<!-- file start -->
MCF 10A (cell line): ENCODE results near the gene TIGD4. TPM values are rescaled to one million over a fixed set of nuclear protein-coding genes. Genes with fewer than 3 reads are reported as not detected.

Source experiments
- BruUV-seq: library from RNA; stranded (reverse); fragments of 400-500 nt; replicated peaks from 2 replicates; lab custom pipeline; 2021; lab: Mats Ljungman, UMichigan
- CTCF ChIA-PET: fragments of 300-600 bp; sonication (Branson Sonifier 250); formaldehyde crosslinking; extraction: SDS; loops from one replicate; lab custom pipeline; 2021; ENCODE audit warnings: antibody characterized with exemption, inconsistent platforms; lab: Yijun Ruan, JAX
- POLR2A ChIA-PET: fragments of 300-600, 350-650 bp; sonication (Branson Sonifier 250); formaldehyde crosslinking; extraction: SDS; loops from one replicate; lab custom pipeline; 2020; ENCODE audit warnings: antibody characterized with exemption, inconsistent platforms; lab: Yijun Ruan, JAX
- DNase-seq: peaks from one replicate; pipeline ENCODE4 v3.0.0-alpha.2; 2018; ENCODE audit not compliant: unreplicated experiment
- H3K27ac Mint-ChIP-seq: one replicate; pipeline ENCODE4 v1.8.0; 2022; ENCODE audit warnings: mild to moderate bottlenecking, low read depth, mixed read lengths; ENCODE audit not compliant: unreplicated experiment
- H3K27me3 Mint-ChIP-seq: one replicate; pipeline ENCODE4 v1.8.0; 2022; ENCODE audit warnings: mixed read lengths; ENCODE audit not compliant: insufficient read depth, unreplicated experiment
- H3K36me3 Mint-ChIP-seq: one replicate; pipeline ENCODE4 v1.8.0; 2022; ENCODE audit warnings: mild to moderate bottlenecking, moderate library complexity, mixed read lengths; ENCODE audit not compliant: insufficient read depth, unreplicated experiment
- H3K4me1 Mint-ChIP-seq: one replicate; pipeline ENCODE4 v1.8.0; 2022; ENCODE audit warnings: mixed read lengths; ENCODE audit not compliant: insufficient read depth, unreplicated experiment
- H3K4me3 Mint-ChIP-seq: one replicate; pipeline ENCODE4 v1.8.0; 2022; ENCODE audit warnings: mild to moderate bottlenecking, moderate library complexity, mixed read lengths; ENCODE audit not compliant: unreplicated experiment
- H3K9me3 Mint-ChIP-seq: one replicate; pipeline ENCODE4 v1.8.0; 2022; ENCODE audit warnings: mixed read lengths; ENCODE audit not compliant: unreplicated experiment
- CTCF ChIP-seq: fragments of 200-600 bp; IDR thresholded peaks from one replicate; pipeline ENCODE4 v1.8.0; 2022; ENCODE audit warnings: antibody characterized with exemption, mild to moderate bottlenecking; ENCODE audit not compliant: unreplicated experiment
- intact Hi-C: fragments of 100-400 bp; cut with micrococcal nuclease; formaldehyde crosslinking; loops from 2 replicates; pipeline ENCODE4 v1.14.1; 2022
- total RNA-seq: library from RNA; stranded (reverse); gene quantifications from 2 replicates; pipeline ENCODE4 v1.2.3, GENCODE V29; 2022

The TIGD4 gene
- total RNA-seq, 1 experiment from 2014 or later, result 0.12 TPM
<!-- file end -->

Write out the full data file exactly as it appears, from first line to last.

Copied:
MCF 10A (cell line): ENCODE results near the gene TIGD4. TPM values are rescaled to one million over a fixed set of nuclear protein-coding genes. Genes with fewer than 3 reads are reported as not detected.

Source experiments
- BruUV-seq: library from RNA; stranded (reverse); fragments of 400-500 nt; replicated peaks from 2 replicates; lab custom pipeline; 2021; lab: Mats Ljungman, UMichigan
- CTCF ChIA-PET: fragments of 300-600 bp; sonication (Branson Sonifier 250); formaldehyde crosslinking; extraction: SDS; loops from one replicate; lab custom pipeline; 2021; ENCODE audit warnings: antibody characterized with exemption, inconsistent platforms; lab: Yijun Ruan, JAX
- POLR2A ChIA-PET: fragments of 300-600, 350-650 bp; sonication (Branson Sonifier 250); formaldehyde crosslinking; extraction: SDS; loops from one replicate; lab custom pipeline; 2020; ENCODE audit warnings: antibody characterized with exemption, inconsistent platforms; lab: Yijun Ruan, JAX
- DNase-seq: peaks from one replicate; pipeline ENCODE4 v3.0.0-alpha.2; 2018; ENCODE audit not compliant: unreplicated experiment
- H3K27ac Mint-ChIP-seq: one replicate; pipeline ENCODE4 v1.8.0; 2022; ENCODE audit warnings: mild to moderate bottlenecking, low read depth, mixed read lengths; ENCODE audit not compliant: unreplicated experiment
- H3K27me3 Mint-ChIP-seq: one replicate; pipeline ENCODE4 v1.8.0; 2022; ENCODE audit warnings: mixed read lengths; ENCODE audit not compliant: insufficient read depth, unreplicated experiment
- H3K36me3 Mint-ChIP-seq: one replicate; pipeline ENCODE4 v1.8.0; 2022; ENCODE audit warnings: mild to moderate bottlenecking, moderate library complexity, mixed read lengths; ENCODE audit not compliant: insufficient read depth, unreplicated experiment
- H3K4me1 Mint-ChIP-seq: one replicate; pipeline ENCODE4 v1.8.0; 2022; ENCODE audit warnings: mixed read lengths; ENCODE audit not compliant: insufficient read depth, unreplicated experiment
- H3K4me3 Mint-ChIP-seq: one replicate; pipeline ENCODE4 v1.8.0; 2022; ENCODE audit warnings: mild to moderate bottlenecking, moderate library complexity, mixed read lengths; ENCODE audit not compliant: unreplicated experiment
- H3K9me3 Mint-ChIP-seq: one replicate; pipeline ENCODE4 v1.8.0; 2022; ENCODE audit warnings: mixed read lengths; ENCODE audit not compliant: unreplicated experiment
- CTCF ChIP-seq: fragments of 200-600 bp; IDR thresholded peaks from one replicate; pipeline ENCODE4 v1.8.0; 2022; ENCODE audit warnings: antibody characterized with exemption, mild to moderate bottlenecking; ENCODE audit not compliant: unreplicated experiment
- intact Hi-C: fragments of 100-400 bp; cut with micrococcal nuclease; formaldehyde crosslinking; loops from 2 replicates; pipeline ENCODE4 v1.14.1; 2022
- total RNA-seq: library from RNA; stranded (reverse); gene quantifications from 2 replicates; pipeline ENCODE4 v1.2.3, GENCODE V29; 2022

The TIGD4 gene
- total RNA-seq, 1 experiment from 2014 or later, result 0.12 TPM